Next followed months and years of hospital stays, medications, medical procedures, the machines that helped her breathe, the short-term loss of her voice, the complications, the infections, the fevers, the rehab and on and on goes the list.
“It’s amazing that she even did survive,” says her mother. “It looked so grim for a long time. She was so ill and had so many complications and so many things were happening that we really didn’t believe at first that she would survive. But obviously as a mother you convince yourself that she will.”
It took a long time but eventually the memories of that night started to come back for Saulnier’s daughter.
And the memories didn’t involve a cat.
She had been out with friends celebrating her birthday. When they brought her home she mentioned her boyfriend would be mad because she had stayed out late.
By now her friends and co-workers were already suspicious of what was happening in her relationship. There was the makeup covering up black eyes and bruises. The story of her having been in a car accident.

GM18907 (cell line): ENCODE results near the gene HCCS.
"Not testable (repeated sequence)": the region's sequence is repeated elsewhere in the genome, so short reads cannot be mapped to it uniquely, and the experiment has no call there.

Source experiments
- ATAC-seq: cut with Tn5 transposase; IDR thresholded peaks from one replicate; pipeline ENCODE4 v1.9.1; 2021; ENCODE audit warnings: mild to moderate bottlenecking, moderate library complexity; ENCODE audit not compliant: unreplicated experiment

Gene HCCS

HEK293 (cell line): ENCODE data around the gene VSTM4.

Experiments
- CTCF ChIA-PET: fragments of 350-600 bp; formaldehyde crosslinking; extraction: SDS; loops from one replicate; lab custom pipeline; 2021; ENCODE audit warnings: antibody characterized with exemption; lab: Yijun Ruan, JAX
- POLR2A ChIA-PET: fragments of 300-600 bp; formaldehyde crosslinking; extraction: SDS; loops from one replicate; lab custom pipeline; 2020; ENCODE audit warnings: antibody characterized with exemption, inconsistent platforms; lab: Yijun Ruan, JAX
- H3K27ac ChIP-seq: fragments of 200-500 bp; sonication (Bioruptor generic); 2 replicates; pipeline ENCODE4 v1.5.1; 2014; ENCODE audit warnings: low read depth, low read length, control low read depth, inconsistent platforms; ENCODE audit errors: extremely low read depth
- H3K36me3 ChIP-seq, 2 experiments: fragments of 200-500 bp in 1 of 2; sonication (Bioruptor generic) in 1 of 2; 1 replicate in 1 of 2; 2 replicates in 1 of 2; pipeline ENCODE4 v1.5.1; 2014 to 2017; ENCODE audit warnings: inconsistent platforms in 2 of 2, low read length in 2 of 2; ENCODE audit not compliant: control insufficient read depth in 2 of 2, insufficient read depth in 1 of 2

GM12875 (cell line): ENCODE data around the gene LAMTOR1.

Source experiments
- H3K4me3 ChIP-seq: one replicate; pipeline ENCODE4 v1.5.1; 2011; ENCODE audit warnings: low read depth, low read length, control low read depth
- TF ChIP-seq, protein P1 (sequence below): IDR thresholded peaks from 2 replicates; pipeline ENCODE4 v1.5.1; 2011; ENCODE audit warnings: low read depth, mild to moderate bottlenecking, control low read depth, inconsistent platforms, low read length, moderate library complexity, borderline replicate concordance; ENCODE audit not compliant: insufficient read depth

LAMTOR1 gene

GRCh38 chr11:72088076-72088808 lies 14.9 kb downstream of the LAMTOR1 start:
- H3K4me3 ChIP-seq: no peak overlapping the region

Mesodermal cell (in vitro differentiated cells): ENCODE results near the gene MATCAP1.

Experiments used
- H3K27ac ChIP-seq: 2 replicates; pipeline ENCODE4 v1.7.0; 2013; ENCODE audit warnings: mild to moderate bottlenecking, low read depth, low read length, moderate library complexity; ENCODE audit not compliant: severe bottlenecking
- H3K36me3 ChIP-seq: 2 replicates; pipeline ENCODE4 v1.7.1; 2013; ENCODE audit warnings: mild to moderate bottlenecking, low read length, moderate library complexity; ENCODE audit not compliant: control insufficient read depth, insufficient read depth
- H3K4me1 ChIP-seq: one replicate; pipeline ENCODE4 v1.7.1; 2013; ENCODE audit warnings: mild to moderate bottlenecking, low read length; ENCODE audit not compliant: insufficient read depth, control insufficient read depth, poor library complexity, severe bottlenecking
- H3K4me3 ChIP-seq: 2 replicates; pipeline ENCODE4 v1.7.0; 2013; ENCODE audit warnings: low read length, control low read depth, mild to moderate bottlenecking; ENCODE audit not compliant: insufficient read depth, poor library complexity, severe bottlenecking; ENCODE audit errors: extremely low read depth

She never confirmed their suspicions.
She never told anyone.
Still, her friends didn’t want her to go inside the apartment that night. She figured it would be worse not to go in. A friend offered to wait in the parking lot for 10 minutes if she decided to come back out.
The friend waited, but Jennifer never walked out of that apartment that night.
In fact, she never walked again.
She was right. He was mad.
An argument ensued upstairs. It got physical.
“The last thing she remembers was him pulling her hair and she remembers her neck, she heard her neck snap,” says Connie Saulnier. “After that she passed out.”